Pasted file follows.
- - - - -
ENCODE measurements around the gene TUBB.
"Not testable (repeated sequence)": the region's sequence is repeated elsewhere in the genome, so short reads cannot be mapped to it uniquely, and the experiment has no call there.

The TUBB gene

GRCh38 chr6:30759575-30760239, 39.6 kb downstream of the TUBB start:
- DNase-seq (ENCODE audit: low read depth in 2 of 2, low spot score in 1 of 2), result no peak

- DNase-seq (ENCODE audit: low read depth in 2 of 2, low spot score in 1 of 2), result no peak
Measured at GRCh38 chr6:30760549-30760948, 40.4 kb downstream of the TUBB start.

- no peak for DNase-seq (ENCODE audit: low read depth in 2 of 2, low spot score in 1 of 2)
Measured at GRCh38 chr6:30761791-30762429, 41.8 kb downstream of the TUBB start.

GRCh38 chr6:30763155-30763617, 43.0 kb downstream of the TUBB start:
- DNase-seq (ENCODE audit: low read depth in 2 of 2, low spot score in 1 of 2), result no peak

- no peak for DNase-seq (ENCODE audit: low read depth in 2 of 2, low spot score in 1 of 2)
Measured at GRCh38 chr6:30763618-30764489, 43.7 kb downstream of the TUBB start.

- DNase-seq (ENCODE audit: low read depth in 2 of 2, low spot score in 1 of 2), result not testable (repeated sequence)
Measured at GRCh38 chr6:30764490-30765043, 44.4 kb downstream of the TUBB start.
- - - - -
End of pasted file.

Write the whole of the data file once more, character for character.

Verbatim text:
ENCODE measurements around the gene TUBB.
"Not testable (repeated sequence)": the region's sequence is repeated elsewhere in the genome, so short reads cannot be mapped to it uniquely, and the experiment has no call there.

The TUBB gene

GRCh38 chr6:30759575-30760239, 39.6 kb downstream of the TUBB start:
- DNase-seq (ENCODE audit: low read depth in 2 of 2, low spot score in 1 of 2), result no peak

- DNase-seq (ENCODE audit: low read depth in 2 of 2, low spot score in 1 of 2), result no peak
Measured at GRCh38 chr6:30760549-30760948, 40.4 kb downstream of the TUBB start.

- no peak for DNase-seq (ENCODE audit: low read depth in 2 of 2, low spot score in 1 of 2)
Measured at GRCh38 chr6:30761791-30762429, 41.8 kb downstream of the TUBB start.

GRCh38 chr6:30763155-30763617, 43.0 kb downstream of the TUBB start:
- DNase-seq (ENCODE audit: low read depth in 2 of 2, low spot score in 1 of 2), result no peak

- no peak for DNase-seq (ENCODE audit: low read depth in 2 of 2, low spot score in 1 of 2)
Measured at GRCh38 chr6:30763618-30764489, 43.7 kb downstream of the TUBB start.

- DNase-seq (ENCODE audit: low read depth in 2 of 2, low spot score in 1 of 2), result not testable (repeated sequence)
Measured at GRCh38 chr6:30764490-30765043, 44.4 kb downstream of the TUBB start.